Image: Eugene Montoya
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Eugenio Montoya Sanchez admitted in court Friday that he handled the cartel's finances and money-laundering work, including a series of cash "stash houses" in Colombia where as much as $20 million in U.S. currency was hidden.
updated 1/23/2009 4:55:32 PM ET 2009-01-23T21:55:32

A top lieutenant in Colombia's North Valley cocaine cartel pleaded guilty Friday to U.S. drug trafficking and obstruction of justice charges and agreed to cooperate with investigators.

Eugenio Montoya Sanchez, 38, the brother of alleged North Valley mastermind Diego Montoya Sanchez, faces between 10 and 30 years in prison when he is sentenced April 3. The maximum life sentence is prohibited under Colombia's extradition agreement with the U.S.

Prosecutors say the Montoyas oversaw a drug empire that smuggled cocaine worth some $10 billion to the U.S. beginning in the early 1990s.

Eugenio Montoya admitted in court Friday that he handled the cartel's finances and money-laundering work, including a series of cash "stash houses" in Colombia where as much as $20 million in U.S. currency was hidden.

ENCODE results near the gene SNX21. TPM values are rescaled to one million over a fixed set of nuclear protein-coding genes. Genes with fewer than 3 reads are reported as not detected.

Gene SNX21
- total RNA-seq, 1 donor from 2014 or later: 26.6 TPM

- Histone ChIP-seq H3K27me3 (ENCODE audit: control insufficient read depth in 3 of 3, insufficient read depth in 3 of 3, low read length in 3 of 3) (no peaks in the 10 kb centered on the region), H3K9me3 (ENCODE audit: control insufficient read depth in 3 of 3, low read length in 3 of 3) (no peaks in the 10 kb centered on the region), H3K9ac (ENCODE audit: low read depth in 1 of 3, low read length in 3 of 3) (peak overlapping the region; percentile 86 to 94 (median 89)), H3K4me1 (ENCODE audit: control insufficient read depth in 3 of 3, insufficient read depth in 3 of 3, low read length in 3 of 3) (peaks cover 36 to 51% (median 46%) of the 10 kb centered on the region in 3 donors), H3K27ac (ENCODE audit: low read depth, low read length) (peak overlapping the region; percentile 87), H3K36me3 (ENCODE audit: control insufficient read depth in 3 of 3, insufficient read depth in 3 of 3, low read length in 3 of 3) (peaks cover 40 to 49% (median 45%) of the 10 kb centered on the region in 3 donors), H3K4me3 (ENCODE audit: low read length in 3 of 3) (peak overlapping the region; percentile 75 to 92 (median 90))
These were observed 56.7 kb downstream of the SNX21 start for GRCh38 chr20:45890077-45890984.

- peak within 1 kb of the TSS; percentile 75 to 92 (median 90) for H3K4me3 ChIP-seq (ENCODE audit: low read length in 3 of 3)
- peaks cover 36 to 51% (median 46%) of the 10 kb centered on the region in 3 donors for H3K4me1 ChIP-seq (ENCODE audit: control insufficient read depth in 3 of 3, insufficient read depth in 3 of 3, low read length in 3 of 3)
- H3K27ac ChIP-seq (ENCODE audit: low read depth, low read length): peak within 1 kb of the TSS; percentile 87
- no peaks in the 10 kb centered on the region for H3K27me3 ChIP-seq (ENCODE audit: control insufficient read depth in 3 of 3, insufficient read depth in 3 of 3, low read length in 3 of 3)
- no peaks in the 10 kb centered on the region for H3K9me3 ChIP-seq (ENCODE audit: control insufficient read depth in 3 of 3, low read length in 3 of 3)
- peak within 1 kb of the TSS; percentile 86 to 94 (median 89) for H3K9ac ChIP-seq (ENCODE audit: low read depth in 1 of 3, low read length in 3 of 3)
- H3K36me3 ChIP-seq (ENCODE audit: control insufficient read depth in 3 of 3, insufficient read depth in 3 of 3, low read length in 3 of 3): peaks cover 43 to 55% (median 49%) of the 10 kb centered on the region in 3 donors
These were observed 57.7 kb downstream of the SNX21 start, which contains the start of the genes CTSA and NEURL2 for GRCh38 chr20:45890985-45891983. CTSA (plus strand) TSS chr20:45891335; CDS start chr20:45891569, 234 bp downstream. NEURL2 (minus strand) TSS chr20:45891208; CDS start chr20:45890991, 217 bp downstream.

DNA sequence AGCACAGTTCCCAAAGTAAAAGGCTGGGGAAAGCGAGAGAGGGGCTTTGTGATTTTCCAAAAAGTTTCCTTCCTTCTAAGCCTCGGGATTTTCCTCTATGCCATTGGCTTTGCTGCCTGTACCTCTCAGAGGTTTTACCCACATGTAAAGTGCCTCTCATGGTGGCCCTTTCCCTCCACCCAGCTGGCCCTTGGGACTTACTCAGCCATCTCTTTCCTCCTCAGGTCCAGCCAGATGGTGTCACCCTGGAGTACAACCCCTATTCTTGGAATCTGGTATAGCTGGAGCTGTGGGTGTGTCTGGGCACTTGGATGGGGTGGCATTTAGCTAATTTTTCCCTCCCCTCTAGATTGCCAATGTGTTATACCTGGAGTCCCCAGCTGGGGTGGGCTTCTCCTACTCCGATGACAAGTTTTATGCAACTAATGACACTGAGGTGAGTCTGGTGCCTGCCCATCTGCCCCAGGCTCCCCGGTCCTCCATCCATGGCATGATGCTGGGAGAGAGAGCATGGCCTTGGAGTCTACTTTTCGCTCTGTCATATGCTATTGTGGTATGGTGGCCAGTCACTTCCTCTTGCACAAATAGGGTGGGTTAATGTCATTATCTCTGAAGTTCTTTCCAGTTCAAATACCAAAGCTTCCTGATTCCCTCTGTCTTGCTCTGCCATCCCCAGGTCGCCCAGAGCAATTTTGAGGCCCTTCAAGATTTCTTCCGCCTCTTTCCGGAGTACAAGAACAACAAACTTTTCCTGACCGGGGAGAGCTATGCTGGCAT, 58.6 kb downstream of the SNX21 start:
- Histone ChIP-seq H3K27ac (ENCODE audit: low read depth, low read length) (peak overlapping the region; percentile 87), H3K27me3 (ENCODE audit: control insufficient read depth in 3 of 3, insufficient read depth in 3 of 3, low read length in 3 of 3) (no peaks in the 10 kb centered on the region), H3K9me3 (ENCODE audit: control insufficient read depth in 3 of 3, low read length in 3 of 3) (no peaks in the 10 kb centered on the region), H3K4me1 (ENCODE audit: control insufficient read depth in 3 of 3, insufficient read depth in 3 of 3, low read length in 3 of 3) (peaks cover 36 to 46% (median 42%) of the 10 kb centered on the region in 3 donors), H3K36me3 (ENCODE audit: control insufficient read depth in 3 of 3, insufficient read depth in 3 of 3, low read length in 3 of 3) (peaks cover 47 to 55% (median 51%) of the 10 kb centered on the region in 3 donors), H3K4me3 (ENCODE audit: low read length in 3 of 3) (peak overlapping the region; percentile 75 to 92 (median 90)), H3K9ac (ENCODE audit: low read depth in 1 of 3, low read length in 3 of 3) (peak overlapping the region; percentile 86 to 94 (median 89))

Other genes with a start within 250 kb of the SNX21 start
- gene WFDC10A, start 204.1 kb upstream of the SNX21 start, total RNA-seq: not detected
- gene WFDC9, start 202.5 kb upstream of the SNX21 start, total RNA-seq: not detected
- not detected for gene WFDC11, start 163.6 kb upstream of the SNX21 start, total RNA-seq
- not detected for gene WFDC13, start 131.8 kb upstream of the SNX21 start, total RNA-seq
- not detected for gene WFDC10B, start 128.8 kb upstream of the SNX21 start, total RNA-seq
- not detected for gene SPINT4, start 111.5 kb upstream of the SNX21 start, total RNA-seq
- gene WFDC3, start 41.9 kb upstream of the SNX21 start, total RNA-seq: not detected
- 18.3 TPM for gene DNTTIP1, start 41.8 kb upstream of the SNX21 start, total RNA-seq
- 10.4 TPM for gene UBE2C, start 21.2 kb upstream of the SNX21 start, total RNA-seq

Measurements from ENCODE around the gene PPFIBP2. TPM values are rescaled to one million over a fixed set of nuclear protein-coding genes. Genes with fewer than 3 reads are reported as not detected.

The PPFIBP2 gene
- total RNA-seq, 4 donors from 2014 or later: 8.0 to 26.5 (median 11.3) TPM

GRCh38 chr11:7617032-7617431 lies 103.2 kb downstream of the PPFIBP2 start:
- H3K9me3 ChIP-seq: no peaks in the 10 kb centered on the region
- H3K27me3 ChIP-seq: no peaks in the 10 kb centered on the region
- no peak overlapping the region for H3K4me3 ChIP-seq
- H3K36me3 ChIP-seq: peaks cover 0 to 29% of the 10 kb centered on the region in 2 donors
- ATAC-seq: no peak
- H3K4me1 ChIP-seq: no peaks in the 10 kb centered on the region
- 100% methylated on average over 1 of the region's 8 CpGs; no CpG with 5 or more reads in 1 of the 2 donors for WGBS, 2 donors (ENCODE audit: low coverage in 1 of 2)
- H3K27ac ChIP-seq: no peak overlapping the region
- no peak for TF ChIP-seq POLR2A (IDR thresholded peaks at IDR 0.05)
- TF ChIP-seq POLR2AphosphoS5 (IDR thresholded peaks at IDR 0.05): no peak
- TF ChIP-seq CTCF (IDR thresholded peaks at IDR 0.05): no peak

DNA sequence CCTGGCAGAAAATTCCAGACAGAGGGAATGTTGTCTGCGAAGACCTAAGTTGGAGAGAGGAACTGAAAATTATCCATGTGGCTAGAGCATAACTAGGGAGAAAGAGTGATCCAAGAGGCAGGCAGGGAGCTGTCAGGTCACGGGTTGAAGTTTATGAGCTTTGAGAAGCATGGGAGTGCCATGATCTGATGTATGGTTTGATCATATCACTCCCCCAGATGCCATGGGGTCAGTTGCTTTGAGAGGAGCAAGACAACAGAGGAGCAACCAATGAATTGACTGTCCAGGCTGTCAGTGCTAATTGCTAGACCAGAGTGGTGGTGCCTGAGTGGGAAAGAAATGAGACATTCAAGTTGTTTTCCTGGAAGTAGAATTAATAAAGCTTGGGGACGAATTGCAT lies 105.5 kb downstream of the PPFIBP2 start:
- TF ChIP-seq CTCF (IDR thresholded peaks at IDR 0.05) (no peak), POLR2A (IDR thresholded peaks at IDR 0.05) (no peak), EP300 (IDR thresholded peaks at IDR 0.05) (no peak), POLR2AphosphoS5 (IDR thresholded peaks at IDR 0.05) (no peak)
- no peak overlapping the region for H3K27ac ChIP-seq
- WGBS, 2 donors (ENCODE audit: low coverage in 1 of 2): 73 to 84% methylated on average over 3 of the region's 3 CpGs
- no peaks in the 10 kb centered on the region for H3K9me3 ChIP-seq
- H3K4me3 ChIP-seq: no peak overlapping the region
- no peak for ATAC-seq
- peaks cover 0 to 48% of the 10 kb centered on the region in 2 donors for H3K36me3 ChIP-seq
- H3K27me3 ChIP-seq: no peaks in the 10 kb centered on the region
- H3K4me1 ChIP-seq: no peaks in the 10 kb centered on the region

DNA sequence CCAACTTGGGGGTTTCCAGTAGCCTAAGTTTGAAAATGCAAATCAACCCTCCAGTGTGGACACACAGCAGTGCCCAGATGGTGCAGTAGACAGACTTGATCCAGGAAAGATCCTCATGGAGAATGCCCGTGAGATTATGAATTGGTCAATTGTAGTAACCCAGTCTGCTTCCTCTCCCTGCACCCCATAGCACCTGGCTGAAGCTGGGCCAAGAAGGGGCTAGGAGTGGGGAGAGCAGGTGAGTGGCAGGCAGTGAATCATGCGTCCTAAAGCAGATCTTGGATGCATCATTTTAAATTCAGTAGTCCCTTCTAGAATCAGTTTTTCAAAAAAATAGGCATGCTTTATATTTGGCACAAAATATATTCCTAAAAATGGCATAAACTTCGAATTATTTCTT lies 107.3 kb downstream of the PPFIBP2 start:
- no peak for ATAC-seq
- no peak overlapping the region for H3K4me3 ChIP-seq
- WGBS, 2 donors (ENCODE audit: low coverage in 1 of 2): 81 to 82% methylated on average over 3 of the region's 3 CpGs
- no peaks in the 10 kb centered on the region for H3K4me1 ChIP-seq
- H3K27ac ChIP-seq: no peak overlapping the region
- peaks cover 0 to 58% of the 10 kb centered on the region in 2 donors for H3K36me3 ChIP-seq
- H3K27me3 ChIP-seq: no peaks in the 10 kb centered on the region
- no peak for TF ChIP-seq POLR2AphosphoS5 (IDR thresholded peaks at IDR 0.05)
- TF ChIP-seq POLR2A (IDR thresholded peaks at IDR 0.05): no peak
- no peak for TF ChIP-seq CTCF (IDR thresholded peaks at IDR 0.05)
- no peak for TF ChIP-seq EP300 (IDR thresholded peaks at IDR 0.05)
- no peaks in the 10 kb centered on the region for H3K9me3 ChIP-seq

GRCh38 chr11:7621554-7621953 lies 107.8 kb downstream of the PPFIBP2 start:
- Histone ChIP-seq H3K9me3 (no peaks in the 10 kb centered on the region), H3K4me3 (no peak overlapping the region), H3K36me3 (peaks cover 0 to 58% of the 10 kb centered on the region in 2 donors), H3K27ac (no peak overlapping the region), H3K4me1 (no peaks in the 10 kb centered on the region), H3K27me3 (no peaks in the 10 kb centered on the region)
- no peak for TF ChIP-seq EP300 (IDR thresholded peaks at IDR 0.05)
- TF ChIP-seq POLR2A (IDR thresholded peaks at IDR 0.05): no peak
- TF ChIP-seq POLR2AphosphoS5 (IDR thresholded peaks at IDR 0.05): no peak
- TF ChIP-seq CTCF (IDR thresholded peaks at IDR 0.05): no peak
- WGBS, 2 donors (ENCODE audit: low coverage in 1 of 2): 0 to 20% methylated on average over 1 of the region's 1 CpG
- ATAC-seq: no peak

Acknowledged torture
Montoya also acknowledged playing a role in the August 2003 torture, killing and dismemberment of a confederate whom cartel leaders feared was cooperating with authorities.

"Yes, your honor," Montoya answered when U.S. District Judge Cecilia Altonaga asked if the allegations were true.

"You were a high-ranking manager," Altonaga said.

Montoya was arrested in January 2007 at a farm outside Cali, Colombia, and later extradited to the U.S. The North Valley cartel emerged in the 1990s as the leading exporter of cocaine to the U.S. — usually via Mexican land routes — following the demise of the earlier Cali and Medellin cartels.

Sentence reduction possible
In a written plea agreement, Montoya said he would cooperate with U.S. investigations — possibly including his brother's case — and assist in identifying property and other drug-tainted assets that could be forfeited. That cooperation could result in a future reduction in Montoya's sentence.

Montoya's attorney, Ruben Oliva, said the plea deal was the best possible outcome for his client, who would have faced more prison time if the case had gone to trial. Under the agreement, 10 other charges will be dropped.

Diego Montoya, 46, was extradited to Miami on Dec. 12 to face the same indictment as his brother. He has not yet entered a plea.

A third Montoya brother who helped run the cartel, Juan Carlos Montoya Sanchez, previously pleaded guilty and was sentenced in 2006 to nearly 22 years in federal prison.

Copyright 2009 The Associated Press. All rights reserved. This material may not be published, broadcast, rewritten or redistributed.

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